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Archive for the ‘Common Behavioral Issues’ Category

So, as it turns out, Mr. Darcy is mildly afraid of both the clicker AND the target stick. This makes sense because although he is a very friendly pudd, he is very “head shy”. About the only part of the process he is a fan of is the turkey I’ve been using as the reward. I’m going to put the clicker inside of a sock to muffle the sound, and rub the target stick end in some tuna juice, and give it another go :).

I’ve also been trying clicking with a couple lucky catof the Bideawee Adoption Center cats- a very confident, but slightly naughty, 6 year old female, and a charming, food hound, 10 year old male, neither of whom are “head shy” or sensitive to noise. Even with the near constant interruptions and the muffled sounds of the dogs barking in the next room, they’ve made good progress. They have become bored with the commercial treats, though, so I think that I will have to invest in some turkey breast for them too!

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Vet Prep

tuxedo junction

 

I can’t emphasize enough how important it is that your cat not view has carrier as a scary, strange smelling thing that takes him to scary, strange places. Pull the carrier out from time to time, throw some catnip and some treats into it. and repeat for a few days at a time. If you do this once a month or so, perhaps even working up to serving a tasty meal or two in it, the next time you actually have to take him to the vet, things should start off much more peacefully!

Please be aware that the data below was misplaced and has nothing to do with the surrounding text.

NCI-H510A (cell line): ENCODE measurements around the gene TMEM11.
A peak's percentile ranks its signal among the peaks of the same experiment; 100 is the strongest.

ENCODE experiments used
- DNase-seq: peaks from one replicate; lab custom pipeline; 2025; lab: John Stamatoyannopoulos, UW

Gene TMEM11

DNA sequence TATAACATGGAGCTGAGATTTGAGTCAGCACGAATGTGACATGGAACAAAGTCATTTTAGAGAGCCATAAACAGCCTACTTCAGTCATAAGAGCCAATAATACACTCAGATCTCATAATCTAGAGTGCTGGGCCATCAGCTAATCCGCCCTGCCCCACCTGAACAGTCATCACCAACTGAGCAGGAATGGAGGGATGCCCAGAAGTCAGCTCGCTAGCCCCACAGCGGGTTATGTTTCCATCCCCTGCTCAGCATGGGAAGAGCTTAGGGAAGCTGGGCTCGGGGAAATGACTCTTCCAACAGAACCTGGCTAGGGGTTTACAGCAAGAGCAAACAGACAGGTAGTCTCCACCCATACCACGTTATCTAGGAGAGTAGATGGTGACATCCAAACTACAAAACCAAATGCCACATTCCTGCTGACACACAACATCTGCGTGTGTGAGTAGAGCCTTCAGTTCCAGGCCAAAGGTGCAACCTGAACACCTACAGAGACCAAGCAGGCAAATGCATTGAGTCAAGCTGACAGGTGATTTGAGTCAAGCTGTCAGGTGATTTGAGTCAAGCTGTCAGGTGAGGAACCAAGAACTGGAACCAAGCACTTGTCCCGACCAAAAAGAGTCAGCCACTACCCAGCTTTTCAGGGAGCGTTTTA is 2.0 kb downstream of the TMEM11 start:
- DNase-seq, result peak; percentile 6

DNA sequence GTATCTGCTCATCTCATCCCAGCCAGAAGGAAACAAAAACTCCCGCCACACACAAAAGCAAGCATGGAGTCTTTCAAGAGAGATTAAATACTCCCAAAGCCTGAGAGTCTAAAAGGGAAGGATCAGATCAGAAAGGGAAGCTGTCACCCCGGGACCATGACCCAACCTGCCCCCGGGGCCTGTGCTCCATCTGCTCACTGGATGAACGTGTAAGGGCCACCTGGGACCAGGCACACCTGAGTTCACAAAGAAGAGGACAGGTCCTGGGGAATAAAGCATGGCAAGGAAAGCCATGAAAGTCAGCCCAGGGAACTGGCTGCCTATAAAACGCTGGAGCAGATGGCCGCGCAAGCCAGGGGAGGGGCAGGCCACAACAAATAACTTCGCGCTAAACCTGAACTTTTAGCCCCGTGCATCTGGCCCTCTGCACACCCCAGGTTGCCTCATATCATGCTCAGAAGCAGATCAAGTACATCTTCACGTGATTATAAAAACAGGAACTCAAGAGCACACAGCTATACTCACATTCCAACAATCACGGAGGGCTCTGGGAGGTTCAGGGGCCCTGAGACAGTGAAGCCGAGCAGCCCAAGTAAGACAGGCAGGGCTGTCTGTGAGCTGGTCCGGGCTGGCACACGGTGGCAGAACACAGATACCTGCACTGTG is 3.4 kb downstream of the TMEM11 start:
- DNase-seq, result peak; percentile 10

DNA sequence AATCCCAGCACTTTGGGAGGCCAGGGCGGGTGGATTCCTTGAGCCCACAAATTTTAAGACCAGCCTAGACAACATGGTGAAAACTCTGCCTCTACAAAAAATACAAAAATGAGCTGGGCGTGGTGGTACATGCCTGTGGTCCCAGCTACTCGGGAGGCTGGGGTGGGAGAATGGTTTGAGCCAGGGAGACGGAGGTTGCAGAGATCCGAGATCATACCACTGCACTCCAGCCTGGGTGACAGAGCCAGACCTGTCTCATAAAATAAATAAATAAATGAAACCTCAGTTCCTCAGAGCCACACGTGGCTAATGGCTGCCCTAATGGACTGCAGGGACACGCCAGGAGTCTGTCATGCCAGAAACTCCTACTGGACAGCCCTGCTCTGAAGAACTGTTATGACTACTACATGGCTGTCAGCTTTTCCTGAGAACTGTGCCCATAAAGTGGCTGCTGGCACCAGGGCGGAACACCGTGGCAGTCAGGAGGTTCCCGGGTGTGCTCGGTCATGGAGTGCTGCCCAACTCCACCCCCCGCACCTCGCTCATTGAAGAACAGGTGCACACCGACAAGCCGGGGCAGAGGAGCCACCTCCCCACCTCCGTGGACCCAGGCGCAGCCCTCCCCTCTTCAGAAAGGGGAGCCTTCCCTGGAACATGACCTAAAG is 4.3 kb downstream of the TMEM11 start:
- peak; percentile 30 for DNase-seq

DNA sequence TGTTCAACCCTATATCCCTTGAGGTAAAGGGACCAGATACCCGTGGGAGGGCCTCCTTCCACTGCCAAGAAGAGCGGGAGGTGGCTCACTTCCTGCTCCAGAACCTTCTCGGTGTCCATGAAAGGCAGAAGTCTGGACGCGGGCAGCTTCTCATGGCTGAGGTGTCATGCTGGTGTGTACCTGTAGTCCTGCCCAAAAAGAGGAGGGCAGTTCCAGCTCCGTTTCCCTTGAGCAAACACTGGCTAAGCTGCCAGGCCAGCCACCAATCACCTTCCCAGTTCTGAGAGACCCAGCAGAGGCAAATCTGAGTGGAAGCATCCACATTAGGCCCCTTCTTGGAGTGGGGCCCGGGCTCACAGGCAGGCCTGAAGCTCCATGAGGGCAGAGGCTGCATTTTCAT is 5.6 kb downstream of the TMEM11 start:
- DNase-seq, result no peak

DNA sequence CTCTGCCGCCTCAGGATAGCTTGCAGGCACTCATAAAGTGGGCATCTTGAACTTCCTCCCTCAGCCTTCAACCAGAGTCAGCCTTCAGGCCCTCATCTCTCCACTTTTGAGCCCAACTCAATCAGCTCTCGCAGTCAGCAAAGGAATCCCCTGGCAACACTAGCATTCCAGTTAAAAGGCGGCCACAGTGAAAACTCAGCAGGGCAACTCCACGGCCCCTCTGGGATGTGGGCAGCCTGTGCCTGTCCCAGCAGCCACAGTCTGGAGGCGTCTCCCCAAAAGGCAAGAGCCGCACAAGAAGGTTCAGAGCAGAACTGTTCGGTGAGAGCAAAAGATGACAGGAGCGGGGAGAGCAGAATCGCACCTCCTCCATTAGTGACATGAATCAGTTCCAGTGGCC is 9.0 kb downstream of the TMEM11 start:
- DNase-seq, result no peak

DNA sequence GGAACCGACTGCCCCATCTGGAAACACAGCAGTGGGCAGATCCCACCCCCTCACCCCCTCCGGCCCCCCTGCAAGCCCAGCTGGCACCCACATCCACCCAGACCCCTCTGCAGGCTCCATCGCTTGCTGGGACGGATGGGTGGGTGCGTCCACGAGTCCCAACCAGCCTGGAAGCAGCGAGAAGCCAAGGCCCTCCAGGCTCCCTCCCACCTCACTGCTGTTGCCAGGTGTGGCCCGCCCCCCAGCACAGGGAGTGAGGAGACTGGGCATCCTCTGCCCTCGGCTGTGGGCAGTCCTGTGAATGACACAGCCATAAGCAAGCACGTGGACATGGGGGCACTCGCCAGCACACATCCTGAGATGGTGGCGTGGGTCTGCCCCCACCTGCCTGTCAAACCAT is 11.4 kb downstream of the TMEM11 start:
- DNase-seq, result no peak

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So…it’s been a while ;). Going to give this whole blogging thing another go!

Phil is our 9 year old feral/semi-feral boy. He is funny and quirky, only allowing us to touch him when we’re in bed at night, and then he can’t get enough. Clipping his nails used to be possible only by hunting him down, cornering him, and then hanging on tight while getting as many clipped as possible before he freed himself. Not a series of events that a cat behavior consultant could feel proud of, but a necessity none the less. For the last two years, however, even that has become impossible. With our sweet Juno gone, and with the addition of Mak, our lovable,

Phil

Phil

but hardly top cat material, senior boy, Phil finds himself vying for the highest rung of the hierarchy around Chez Sleuth. Basically, no one has the desire or skill set to be in charge, and since Philsy  has the ability to “go all feral” on the other two, he’s gotten a bit more confident, and this extends, sadly, to refusing to allow me to hang on to him for more than a scary second or two.

Here’s the problem. If an indoor cat’s nails NEVER get trimmed, they will eventually curl around and grow into their pads. My options are to bring him to the vet, wish them luck, hope they succeed, and repeat a few times every year, or to find something he will enjoy scratching that might wear down or even break off some of the tips. I’ve just brought in a nice, nubby welcome mat because he tends to like to lie by the door, and has shown a preference for that kind of scratching surface. I’ll keep you posted!

 

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http://www.apartmenttherapy.com/la/pets-dogs-cats-snakes-etc/best-tips-for-traveling-with-pets-089546

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It is official! Cats ARE brilliant.

BBC NEWS | Science & Environment | Cats ‘exploit’ humans by purring

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Reading my last post, I realized that perhaps I should find a thorough definition of what constitutes a feral cat. Contrary to popular belief, feral cats are no different biologically than your chubby , lazy house cat. I thought it best to link all of you to an excellent article from The Cat Site. Happy learning!

http://www.thecatsite.com/Snips/194/Feral-Cats-The-Invisible-Felines.html

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